Power Your Laptop with Solar Energy

I have just been looking into how to power your laptop using solar energy. There are several ways you can do it depending on your situation and how you are traveling. Up until recently solar panels used to be quite bulky and heavy to carry around. But with the latest developments in Thin Film Technology , you now have flexible lightweight solar panels that you can roll up and carry around. I posted a page with different ideas on how to use a solar charger to power your laptop and cash in on the solar energy provided by the sun. Solar Energy is clean, green infinitely renewable and environmentally friendly.

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12 Responses to “Power Your Laptop with Solar Energy”

  1. Greg@Toshiba Laptop Battery
    April 24, 2009 at 11:28 am #

    I wounder how big of a panel you need for powering your laptop? Is it powerfull enougn to get the laptop battery recharged?

  2. Anna
    April 24, 2009 at 11:54 am #

    Usually at least a 25-watt charger is recommended. The best is the Brunton 52 Watt. http://findportablesolarpower.com/store/products/solar-laptop-chargers/brunton-6.htm But you might also be able to get away with a 14-watt. You can find different chargers for laptops here:


    The less wattage the charger produces, the longer it will take to charge. So to some degree it depends on how much energy you laptop uses, how you will be using it and how often, how much time you will have to charge it (hours of sunlight), your weather conditions, etc. If you are in a cloudy area you will probably need more charging time than in a desert area. The higher the wattage of your charger, the less time it will take. That’s the general concept.

    You might also want to look at how many watts your laptop uses. But keep in mind that just because a solar charger doesn’t provide the same wattage as a wall socket, it doesn’t mean it won’t work. It will just take longer to charge your device than it would at home. There is some more information about it at this article as well:


  3. Queanne
    June 6, 2009 at 6:15 am #

    Hi! This post is very interesting. This is one way of conserving our energy. This would really be very efficient. I hope that one day, laptops are not the only ones that could use solar energy..lol! 😆

  4. Ricky
    June 16, 2009 at 6:04 am #

    I really like reading your blog. It support the used of solar energy. I am an advocate of alternative energy and reading your blog makes me feel that I’m not alone who wants to have a better change. keep it up! 😉

  5. cameron
    July 8, 2009 at 4:52 pm #

    this is cool, i’ve actually seen panels you can attach to your backpack or something, where only a year or two ago they didn’t have the technology to make solar panels big enough for laptops.. just phones.

  6. Palak
    July 27, 2009 at 11:13 am #

    can we make a laptop that contains inbuilt solar cell? like the one used in scientific calculator..

  7. Anna
    July 27, 2009 at 11:20 am #

    @Ricky – Thanks for your kind words. I am glad you like the blog! I hope to see you around again 🙂

  8. Anna
    July 27, 2009 at 11:22 am #

    @Queanne – I agree – actually there are many products these days which can run on solar energy, including portable devices. You can find a lot of examples at http://findportablesolarpower.com/store/categories/30/portable-solar-power/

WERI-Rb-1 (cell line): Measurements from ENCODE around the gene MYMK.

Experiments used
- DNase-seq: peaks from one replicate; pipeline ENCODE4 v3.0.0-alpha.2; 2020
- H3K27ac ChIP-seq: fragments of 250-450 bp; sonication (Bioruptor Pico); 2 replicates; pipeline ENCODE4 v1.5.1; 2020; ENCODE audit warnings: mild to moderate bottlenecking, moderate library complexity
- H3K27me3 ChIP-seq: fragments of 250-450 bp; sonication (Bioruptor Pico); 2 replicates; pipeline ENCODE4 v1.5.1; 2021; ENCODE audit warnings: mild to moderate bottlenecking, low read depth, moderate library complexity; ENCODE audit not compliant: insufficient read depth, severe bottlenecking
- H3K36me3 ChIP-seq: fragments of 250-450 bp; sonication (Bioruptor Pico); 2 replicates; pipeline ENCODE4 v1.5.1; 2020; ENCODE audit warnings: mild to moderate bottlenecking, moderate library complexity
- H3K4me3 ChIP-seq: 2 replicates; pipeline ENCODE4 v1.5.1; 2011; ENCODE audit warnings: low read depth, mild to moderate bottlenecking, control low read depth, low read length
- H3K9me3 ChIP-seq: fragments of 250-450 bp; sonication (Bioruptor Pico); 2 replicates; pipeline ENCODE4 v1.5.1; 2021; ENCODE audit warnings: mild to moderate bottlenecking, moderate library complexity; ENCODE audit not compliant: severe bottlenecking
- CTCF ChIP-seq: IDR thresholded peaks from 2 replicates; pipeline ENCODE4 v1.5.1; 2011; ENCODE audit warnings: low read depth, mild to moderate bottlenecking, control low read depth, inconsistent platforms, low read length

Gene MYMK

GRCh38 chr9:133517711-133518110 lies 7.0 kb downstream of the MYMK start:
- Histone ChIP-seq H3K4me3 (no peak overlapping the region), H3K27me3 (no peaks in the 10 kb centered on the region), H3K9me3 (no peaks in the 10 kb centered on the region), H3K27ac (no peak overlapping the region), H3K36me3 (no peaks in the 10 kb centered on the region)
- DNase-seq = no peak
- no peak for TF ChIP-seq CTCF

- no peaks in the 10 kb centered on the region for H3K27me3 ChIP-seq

Thanks for your feedback!

  9. Anna
    July 27, 2009 at 11:23 am #

    @cameron – Yes, it’s great to see how technology has been progressing along these lines 🙂

  10. Anna
    July 27, 2009 at 11:28 am #

    @Palak – It sounds like a great idea, but there are a few things you have to keep in mind.

    The amount of electricity required to run a calculator, compared to the actual size of the calculator, is quite small.

    But these days, to run a laptop you would need a pretty large solar array, such as one of these:

    Brunton 26
    Brunton 52

    If you look at the pictures of those devices, you can see that their surface area is much bigger than the size of a laptop.

    Additionally, if one added solar panels directly to a laptop, that would mean one would need to put the laptop in the sun in order to charge it – thus overheating the laptop, and also leaving no way to charge the laptop during rainy weather etc.

    A calculator uses so little energy, that it can even charge in the light from an indoor bulb. So this is not a problem. But, currently, our laptops use a LOT of power and this is what would make it difficult to design one which runs on built-in panels.

    However, this might change as technology progresses – and this will be interesting to see!

  11. Anna
    July 27, 2009 at 12:16 pm #

    @Ricky – Thanks for all of your comments and feedback, much appreciated. I am very happy that you like the blog and I hope to see you here again!

  12. Michael
    November 29, 2009 at 10:43 am #

    Now I remember when I use to be at School we had this challenge to create a circuit that could charge a light bulb on forever. What we did is we got an old circuit replace light bulbs on top and connect black and red wires to metal pieces at the end to allow the power to run through to light bulbs up and when we linked metal pieces to light bulb. It worked.

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